Tag Archives: Bring up the Bodies

At the Queen’s Gallery …

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At the Queen’s Gallery in Buckingham Palace I meet again the companions of O level History – the Tudors and Stuarts and some of their European contemporaries. There’s Erasmus, and Durer’s Rhinoceros, Henry VIII, some of his wives and courtiers, Martin Luther, and some fabulous silverware, chalices mostly. They feel like family friends, and I’m calling in on them to catch up, finding them reassuringly unchanged. (The Northern Renaissance, Durer to Holbein – until 14th April 2013.)

After that thought comes the idea of late evening in the gallery. The Queen in her pink fluffy dressing gown and soft slippers is padding down to her Gallery with a mug of cocoa. Behind her is a footman with an upholstered chair (red velvet, of course), which he places in front of her favourite picture of the moment. A second flunky discretely positions a footstool. A corgi flops down to wait, its chin on its paws, at ease with this routine. Tonight she contemplates Holbein’s portrait of Thomas Howard, Third Duke of Norfolk, a rather mean-faced man dressed in ermine and holding a pool cue (actually the gold baton of Earl Marshal). He has become familiar to readers through Hilary Mantel’s novels: Wolf Hall and Bring Up the Bodies. Strangely, in the Gallery he is not being played by a well-known English stage actor, but takes his embellishment from his costume and his staffs of office.

The Queen can visit her gallery at any time, have an insider’s view into its quiet night-time secrets, then glide back to her cosy bed. Perhaps librarians can do the same? They can indulge in putting the newspapers back in order, shaking them so that the front page is neatly ready for recycling. They can alphabeticize the encyclopaedias, in reverse for once. They can find that secret volume they slipped behind the ranks, page marked with a slip RETURN THIS BOOK BEFORE THE DATE STAMPED BELOW OR RISK A FINE. PEOPLE OVER 60 AND UNDER 16 PAY NO FINES. Or replace the books in the stacks ready for readers in the morning. Or read in the special quiet of a room full of books.

But what of writers? Did Jane Austen sip her tisane nightcap while considering what gothic horrors she would avoid inflicting upon that silly Catherine Morland (Northanger Abbey) the footsteps on the stairs, the disturbances in the attic, the scraping at the window and the voice on the wind calling ‘Cathy, Cathy’?

Writers visit their books, their stories, their characters before they sleep. They mull over who will tell this story. Ishiguro says he interviews each character to arrive at his decision. They consider the next scene, its pulse, its tension, its connection with the previous scenes and the next. They search for the image to catch the reader’s attention, to show their characters’ reactions. They change the sex of their protagonist, their marital status, their occupation, date of birth, location. Sitting at the computer or the notebook, the glass of whiskey close by, the darkness looming beyond the pool of their desk lamp, writers exercise their dominion over their subjects.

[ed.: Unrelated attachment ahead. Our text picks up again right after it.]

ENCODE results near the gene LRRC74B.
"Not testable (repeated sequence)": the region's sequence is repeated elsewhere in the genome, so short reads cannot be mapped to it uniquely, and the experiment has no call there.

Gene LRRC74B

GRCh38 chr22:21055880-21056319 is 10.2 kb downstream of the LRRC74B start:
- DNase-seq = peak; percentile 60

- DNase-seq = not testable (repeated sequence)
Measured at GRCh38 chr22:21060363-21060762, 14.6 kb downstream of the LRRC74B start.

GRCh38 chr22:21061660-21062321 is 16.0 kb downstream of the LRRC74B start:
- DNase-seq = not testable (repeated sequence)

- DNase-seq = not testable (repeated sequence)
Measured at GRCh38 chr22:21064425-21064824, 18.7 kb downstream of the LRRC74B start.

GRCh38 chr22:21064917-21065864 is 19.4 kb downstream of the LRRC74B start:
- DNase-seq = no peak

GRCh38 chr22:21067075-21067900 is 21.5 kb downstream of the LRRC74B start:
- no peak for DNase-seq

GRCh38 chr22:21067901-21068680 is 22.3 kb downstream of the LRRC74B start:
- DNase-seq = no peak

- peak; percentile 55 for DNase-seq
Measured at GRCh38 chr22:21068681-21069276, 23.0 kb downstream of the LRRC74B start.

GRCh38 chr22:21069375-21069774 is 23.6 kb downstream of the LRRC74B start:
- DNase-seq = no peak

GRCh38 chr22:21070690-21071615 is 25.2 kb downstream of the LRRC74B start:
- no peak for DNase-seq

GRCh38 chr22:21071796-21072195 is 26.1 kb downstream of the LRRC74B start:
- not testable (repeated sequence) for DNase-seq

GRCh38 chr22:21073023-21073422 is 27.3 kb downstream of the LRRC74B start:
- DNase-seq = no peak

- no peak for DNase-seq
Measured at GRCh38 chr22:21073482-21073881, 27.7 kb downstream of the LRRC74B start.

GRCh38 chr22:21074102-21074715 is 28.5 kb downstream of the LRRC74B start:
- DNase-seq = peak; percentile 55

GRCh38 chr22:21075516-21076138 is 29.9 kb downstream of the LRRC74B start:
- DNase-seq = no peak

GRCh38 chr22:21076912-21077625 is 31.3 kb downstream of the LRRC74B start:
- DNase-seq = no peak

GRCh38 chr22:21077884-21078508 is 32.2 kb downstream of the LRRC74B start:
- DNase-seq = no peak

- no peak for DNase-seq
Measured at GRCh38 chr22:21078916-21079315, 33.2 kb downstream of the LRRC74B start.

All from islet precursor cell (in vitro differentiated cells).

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Reading in 2012

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So many good books read in 2012. I keep a record, a brief commentary, publication details and date finished. I’ve been reading so much more in the last few years. Most of it I am pleased to have picked up. There are a few books with which I did not persist, I wasn’t interested in what happened to the characters. I wasn’t convinced that I would get anything out of it. I can’t even remember their titles and I don’t record these. I can’t see anything especially satisfying about finishing everything one starts. Too much to enjoy to waste time on some.

Some books have taken quite a time to finish. The chapters of Sarah Bakewell’s book How to live: A life of Montaigne in one question and twenty attempts at an answer varied in length. I enjoyed reading them, one at a time, between short stories and novels.

Then there were the Elizabeths: Taylor, Bowen and Jenkins. We looked at extracts from the first two in a writing class. This sent me back to In a Summer Season, and The Heat of the Day. And Elizabeth Jenkins’s Harriet and The Tortoise and the Hare show how one writer’s style can vary. Harriet is a fictionalised version of a murder, an account of selfishness and disregard. It was a disturbing read. Beautifully produced Persephone Book publication.

I caught up with Diego Mariani’s New Finnish Grammar. The author is a linguist, and tells a bleak tale of a man cut off from everything because he looses his language. He has no history, no social engagement, no conversation, no communication, no love, no belonging, no identity. Even his name isn’t his name. It’s about words, grammar, images, letters, stories, myths, history blended with insights into the fiendishly difficult Finnish language.

Newly published in 2012: Canada by Richard Ford. Unsettling to read, an insight into boundaries, crossing boundaries of all kinds, written in that flat compelling style of Ford’s. Hilary Mantel brought us the second of her trilogy about Thomas Cromwell in Bring up the Bodies. She’s a worthy Man Booker prize winner.

And finally, life changing possibly, Robert Macfarlane, writing about walking in The Old Ways: A Journey on Foot. Such a generous book, there is always space on the path alongside him, and he’s an informed and interesting companion. He introduced me to Edward Thomas, so next year I’ll read Matthew Hollis’s biography.

No room for Persephone’s 30 Short Stories, published to celebrate 100 volumes, or Anne Enright, Edmund de Waal, Malcolm Bradbury, Ali Smith, or the scores of other books I enjoyed.

Now I’m off to curl up with Barbara Kingsolver’s Flight Behaviour.

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